Jesus Creed

The third section of Spencer Burke’s A Heretic’s Guide to Eternity is called “Living in Grace: Mystical Responsibility.” Again, I’ll provide here the main lines of his thinking:
Jesus is the first heretic. Why? “Sometimes you gotta break the rules.” In this chp, Spencer goes through a series of Gospel passages and puts together his thesis that Jesus broke all the rules as the original heretic.
1. The invalid at Siloam’s pool from John: Jesus healed on the sabbath.
2. Writing in the dust: Jesus never condemned the woman and offered her “good common sense … and I’d avoid this kind of thing in the future if I were you.”
3. Good Samaritan: there is no distinction between Jews and neighbors based on “genetics and ethnicity.”
4. Antitheses in Matthew 5: “Jesus didn’t rewrite the rule book. He threw it out and exchanged it for a new way of being in the world.”
5. Love commandment in John 13: “Love in the face of betrayal.”
Overall, “God is a relational presence, connecting with people via love, not regulation.”
Response: Spencer says something wrong about each passage, sometimes centrally so. So, here goes:
1. Somehow Spencer believes that Jews at the time of Jesus thought there were more than 600 laws that could be broken on Sabbath; he’s confused the 40 or so kinds of work with the 600+ commandments and prohibitions in the Old Testament.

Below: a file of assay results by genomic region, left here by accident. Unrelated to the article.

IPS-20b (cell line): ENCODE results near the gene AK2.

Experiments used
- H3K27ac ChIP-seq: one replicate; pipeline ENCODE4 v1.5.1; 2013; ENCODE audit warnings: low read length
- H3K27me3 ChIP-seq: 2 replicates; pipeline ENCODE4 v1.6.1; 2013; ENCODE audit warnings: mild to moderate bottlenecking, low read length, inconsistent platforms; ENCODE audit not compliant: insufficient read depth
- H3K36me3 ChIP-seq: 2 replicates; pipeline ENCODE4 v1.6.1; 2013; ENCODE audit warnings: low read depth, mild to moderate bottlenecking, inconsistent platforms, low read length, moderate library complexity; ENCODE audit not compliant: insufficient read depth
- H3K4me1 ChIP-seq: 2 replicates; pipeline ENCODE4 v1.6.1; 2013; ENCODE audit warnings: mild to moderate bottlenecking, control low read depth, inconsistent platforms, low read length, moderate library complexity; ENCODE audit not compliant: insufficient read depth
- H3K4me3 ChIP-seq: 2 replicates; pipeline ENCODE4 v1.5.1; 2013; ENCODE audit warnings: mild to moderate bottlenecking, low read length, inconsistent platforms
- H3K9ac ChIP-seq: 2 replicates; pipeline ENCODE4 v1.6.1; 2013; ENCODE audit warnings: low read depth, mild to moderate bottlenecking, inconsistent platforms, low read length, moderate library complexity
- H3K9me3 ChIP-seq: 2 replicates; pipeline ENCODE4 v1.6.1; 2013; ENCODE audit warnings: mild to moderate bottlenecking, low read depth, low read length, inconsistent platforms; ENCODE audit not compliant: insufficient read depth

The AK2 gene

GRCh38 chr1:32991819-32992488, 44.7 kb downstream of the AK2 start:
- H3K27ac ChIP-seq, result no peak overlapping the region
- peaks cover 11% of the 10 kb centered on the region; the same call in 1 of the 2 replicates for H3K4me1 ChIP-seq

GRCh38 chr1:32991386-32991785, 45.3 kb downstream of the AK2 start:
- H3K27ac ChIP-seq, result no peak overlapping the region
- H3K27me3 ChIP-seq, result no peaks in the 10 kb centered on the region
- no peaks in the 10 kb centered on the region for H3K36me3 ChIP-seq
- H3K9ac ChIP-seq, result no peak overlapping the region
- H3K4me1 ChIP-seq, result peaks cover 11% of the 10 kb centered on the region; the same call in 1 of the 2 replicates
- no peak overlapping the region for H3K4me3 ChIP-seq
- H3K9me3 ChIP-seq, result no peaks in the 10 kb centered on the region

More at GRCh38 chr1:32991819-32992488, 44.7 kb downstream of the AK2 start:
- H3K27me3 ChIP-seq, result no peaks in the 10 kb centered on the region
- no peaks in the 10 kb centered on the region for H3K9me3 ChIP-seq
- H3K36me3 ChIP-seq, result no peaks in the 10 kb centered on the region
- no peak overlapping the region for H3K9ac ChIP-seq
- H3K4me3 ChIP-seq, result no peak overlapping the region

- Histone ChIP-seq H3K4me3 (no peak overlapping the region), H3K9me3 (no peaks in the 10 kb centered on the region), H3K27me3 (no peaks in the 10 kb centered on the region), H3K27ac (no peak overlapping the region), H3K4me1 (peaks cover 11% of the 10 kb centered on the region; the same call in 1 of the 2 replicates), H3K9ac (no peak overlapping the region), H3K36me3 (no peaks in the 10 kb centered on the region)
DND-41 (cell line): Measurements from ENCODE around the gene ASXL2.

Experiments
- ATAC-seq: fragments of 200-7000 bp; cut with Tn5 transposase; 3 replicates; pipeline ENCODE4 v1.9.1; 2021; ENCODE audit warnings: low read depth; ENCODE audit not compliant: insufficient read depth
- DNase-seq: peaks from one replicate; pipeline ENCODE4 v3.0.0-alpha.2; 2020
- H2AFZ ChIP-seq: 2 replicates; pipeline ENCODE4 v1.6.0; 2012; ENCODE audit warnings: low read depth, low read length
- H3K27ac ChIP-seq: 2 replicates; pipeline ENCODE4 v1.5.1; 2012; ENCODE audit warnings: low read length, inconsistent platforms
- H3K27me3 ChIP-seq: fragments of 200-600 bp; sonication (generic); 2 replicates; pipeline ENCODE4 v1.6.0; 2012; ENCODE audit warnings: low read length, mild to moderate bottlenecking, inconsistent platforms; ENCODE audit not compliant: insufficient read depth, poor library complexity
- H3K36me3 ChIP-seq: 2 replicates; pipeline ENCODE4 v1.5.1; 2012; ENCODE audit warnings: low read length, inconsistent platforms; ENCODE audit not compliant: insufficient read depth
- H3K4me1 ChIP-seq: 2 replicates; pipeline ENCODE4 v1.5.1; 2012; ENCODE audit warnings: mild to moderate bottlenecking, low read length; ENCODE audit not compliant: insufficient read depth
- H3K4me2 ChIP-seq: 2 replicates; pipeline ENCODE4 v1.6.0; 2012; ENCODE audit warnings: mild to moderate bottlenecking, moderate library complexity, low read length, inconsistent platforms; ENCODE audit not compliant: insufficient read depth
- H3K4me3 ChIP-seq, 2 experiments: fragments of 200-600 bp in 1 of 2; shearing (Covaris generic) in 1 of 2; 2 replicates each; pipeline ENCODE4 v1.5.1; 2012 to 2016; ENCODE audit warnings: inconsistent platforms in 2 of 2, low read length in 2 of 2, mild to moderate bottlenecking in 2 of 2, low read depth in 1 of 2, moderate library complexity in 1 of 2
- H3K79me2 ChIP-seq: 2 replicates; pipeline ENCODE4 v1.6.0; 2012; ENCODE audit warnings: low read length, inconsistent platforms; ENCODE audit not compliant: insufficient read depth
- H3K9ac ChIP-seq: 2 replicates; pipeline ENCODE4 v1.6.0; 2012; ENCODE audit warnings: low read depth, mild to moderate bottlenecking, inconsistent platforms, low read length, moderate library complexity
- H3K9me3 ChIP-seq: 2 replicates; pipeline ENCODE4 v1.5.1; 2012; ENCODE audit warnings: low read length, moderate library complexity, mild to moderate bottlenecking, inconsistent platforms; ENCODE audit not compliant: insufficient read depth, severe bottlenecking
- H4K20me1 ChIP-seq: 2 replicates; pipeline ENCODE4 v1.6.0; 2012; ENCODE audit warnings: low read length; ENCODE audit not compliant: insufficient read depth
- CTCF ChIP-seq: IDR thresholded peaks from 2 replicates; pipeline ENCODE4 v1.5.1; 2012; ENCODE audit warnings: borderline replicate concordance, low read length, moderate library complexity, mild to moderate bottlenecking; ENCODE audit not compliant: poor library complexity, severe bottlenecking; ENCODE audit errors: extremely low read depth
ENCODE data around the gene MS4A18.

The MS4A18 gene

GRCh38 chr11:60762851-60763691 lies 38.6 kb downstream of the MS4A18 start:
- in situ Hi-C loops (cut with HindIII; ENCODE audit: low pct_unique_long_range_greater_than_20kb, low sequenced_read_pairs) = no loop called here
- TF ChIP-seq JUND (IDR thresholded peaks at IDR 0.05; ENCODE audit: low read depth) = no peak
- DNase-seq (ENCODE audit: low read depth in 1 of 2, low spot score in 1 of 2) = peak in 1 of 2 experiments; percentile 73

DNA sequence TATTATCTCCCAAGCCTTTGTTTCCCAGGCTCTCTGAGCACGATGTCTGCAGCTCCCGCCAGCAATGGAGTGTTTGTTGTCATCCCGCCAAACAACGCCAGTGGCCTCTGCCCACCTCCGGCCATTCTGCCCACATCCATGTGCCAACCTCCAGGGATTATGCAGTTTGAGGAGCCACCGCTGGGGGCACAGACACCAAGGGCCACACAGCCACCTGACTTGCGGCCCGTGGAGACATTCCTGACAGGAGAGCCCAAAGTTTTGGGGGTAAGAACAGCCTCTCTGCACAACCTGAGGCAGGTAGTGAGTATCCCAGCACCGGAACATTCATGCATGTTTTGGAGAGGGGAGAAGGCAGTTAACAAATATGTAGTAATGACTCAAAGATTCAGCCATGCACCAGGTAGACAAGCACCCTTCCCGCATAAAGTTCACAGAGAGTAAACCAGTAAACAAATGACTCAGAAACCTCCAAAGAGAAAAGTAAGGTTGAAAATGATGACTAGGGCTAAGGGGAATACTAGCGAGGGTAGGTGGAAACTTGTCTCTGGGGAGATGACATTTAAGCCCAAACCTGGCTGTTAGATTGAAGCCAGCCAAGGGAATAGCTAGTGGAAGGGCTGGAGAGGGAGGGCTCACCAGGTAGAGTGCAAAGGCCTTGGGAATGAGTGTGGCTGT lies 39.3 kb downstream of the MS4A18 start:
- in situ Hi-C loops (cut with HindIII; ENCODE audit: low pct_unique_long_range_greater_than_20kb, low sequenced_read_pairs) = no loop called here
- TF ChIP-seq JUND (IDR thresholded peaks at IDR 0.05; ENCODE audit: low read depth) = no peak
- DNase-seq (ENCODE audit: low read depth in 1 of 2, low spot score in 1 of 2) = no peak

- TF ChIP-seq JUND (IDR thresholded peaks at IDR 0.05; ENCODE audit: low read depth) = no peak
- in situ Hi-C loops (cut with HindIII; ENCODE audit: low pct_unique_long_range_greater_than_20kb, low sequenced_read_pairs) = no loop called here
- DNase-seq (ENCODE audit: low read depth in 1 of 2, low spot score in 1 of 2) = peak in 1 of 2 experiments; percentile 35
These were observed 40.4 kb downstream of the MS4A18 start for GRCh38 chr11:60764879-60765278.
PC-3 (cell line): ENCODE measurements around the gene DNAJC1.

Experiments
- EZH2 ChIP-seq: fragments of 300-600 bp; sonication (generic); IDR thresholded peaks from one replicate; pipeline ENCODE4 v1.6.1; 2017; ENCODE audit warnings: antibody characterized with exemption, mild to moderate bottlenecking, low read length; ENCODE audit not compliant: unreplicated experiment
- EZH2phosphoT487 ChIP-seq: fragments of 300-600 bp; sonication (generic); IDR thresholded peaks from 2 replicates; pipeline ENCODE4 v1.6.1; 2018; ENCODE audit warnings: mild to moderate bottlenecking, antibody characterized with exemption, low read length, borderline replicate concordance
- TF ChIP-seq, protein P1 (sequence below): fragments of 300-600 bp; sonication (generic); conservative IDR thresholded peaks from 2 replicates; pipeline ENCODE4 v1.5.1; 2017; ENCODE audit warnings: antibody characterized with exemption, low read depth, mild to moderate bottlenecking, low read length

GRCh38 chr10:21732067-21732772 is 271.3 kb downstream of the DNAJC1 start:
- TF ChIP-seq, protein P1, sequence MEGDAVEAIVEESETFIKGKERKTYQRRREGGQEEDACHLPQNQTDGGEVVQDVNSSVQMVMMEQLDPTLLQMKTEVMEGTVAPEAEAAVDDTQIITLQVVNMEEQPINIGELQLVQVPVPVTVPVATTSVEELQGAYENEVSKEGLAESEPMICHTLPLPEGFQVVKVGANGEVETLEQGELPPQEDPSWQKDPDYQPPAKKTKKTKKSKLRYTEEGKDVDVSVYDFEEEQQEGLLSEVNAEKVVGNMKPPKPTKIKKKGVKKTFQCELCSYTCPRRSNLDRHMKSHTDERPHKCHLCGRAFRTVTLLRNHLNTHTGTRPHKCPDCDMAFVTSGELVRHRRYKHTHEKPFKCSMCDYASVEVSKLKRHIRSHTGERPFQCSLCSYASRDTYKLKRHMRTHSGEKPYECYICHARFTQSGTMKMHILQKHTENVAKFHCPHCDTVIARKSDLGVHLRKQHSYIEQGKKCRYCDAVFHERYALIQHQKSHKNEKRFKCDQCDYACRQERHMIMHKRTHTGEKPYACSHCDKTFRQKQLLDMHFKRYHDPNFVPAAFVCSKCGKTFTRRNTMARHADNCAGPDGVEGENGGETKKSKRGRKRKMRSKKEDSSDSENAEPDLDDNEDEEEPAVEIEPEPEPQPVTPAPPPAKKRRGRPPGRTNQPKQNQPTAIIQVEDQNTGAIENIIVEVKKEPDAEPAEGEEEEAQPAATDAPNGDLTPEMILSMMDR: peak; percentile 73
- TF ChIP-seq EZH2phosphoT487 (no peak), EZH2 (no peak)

2. Jesus never condemned the woman? Meaning what? His final words were “Go now and leave your life of sin.” Which means he called her a sinner, said it was wrong, and told her to repent. His suggestive translation above won’t cut the mustard of the context. I’m not sure what “condemned” means here, but if he means “finally judged” that’s fine.
3. Somehow he gets the Good Samaritan into a parable about treating the ethnically diverse as equals; nonsense. The fact is we don’t know if the one robbed was a Samaritan or a Gentile; he was probably a Jew, and it could have been a woman. The point is not to be kind to the Gentiles but to act like the Samaritan and be kind to everyone.
4. In treating the antitheses he has skipped Matt 5:17-20 where Jesus says explicitly that he “didn’t throw out the rule book.” He kept it and showed its true meaning.
5. There is nothing in the love commandment about meeting betrayal with love. In fact, the “one another” in “love one another” is sectarian love: love for the community.
Spencer begins this chp telling us that the reason he thinks Jesus was the original heretic was because “I do read the Bible.” Not very carefully is what I’d say. I’m sorry to say this so directly, but I’m saying what I see. There is too much sloppiness with the Bible.
Chp. 8 is about false views of God and reminds me of JB Phillips’ classic Your God is Too Small.
God is too distant, Christianity as a religion is too much about one-way tickets to eternity and getting saved and rules and regulations. It develops an exclusivist theology and a nostalgia theology. It keeps people from loving the world and is down with culture.
I will save my last post to deal with Spencer’s form of universalism.

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